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Jepson Field Book volume 66 page 126 | University and Jepson Herbaria Archives, University of California, Berkeley

Jepson Field Book volume 66 page 126
fields one-half-mile away or nearly. The great frost of Dec. 11, 1932, injured or branch-killed the Eucalypti so badly throughout the Sacramento Valley and everywhere that the architecture of the trees has been completely changed. The trunks and main limbs feathered out in new growth. So, the Eucalyptus groves will never again look quite the same. The early day planting quite changed the landscape of the barren plains in Solano Co. [County], - all the plains country stretching east from Elmira and Cannon wears an entirely different aspect. Because over that great plain in the old days nothing broke the vision, nothing disturbed the uniform flow of the vast level.  ::::::::: Tule Fog I have just come to Vaca Valley and to Little Oak. The whole Sacramento Valley is filled with tule fog _ lying low on the land, obscuring the sun day after day, covering everything with moisture or dripping wetness. -bleak, chill and comfortless. There is little or no air-movement and all nature seems stalled, desolate and hopeless. Frank Dickie says that somewhere back in 1892 or thereabouts the tule fog one winter lasted for six weeks at a stretch. _ Dec. 26, 1933. I noticed, see above, that the flock of blackbirds were about Little Oak as usual, making curious sweeps in the gray fog as they went busily on to their feeding grounds.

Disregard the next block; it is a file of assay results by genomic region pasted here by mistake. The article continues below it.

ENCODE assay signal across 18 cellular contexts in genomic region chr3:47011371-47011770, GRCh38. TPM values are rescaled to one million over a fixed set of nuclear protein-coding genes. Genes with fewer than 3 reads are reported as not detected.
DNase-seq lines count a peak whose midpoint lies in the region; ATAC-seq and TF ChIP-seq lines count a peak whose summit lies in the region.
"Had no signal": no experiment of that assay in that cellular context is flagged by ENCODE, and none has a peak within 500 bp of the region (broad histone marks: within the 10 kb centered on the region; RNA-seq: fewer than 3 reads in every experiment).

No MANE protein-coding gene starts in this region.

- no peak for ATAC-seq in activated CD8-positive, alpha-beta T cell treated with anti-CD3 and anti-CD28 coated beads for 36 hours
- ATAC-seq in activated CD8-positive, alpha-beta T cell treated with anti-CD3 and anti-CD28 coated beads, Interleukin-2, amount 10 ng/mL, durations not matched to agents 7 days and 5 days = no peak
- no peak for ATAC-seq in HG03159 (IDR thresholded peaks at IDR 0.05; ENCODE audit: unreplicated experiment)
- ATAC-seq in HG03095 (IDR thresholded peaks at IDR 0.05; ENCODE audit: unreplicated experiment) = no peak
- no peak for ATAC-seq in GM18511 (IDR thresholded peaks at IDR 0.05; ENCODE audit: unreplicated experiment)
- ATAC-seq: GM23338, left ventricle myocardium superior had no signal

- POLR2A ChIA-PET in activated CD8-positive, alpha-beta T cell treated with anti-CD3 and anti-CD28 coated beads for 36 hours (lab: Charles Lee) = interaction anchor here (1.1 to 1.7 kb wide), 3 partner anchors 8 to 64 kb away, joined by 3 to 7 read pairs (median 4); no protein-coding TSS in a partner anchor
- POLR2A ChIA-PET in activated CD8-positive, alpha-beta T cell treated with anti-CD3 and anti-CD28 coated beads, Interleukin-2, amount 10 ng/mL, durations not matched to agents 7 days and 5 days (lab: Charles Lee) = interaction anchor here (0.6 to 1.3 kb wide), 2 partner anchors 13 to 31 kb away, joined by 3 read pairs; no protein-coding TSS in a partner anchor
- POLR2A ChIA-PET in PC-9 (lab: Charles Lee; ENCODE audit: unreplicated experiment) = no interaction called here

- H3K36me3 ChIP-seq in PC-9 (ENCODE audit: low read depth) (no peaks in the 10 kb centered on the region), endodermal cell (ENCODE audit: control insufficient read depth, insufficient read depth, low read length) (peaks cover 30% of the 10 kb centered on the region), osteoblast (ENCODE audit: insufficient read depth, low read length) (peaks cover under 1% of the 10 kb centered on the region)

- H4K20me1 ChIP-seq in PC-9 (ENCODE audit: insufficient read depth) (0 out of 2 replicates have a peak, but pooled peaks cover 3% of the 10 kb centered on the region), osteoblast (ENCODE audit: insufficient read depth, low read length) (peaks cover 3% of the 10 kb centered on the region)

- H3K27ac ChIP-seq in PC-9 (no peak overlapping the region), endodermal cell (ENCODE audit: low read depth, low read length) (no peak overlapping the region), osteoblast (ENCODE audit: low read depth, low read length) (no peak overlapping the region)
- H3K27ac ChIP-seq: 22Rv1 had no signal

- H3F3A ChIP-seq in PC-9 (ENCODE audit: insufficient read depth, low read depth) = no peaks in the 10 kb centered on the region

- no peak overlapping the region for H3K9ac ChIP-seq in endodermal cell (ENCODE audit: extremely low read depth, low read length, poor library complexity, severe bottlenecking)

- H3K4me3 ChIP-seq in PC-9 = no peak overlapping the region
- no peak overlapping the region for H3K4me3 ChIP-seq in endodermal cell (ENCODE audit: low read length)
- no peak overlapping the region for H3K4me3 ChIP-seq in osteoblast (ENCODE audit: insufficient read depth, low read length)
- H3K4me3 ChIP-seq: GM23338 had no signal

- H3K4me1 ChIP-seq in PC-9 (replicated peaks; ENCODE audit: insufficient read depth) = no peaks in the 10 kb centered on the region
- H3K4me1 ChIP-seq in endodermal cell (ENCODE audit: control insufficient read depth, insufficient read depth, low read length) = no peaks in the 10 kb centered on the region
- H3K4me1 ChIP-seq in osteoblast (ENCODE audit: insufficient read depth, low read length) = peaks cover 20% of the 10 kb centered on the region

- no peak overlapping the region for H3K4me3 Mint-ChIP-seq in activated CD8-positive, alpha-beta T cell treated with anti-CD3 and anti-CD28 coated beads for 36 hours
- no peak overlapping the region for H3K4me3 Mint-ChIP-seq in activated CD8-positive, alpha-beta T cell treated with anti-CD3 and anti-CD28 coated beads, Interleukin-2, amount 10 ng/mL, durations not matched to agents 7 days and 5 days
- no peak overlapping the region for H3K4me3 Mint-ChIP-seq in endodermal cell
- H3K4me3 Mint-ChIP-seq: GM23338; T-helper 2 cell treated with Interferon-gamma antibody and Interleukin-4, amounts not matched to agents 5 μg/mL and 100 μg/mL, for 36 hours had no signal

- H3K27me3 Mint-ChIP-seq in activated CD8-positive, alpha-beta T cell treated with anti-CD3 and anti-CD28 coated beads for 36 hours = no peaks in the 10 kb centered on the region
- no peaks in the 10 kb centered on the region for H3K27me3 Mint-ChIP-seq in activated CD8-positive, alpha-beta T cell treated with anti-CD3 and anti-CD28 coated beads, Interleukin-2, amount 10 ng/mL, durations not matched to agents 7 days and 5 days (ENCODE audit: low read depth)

University and Jepson Herbaria Archives, University of California, Berkeley
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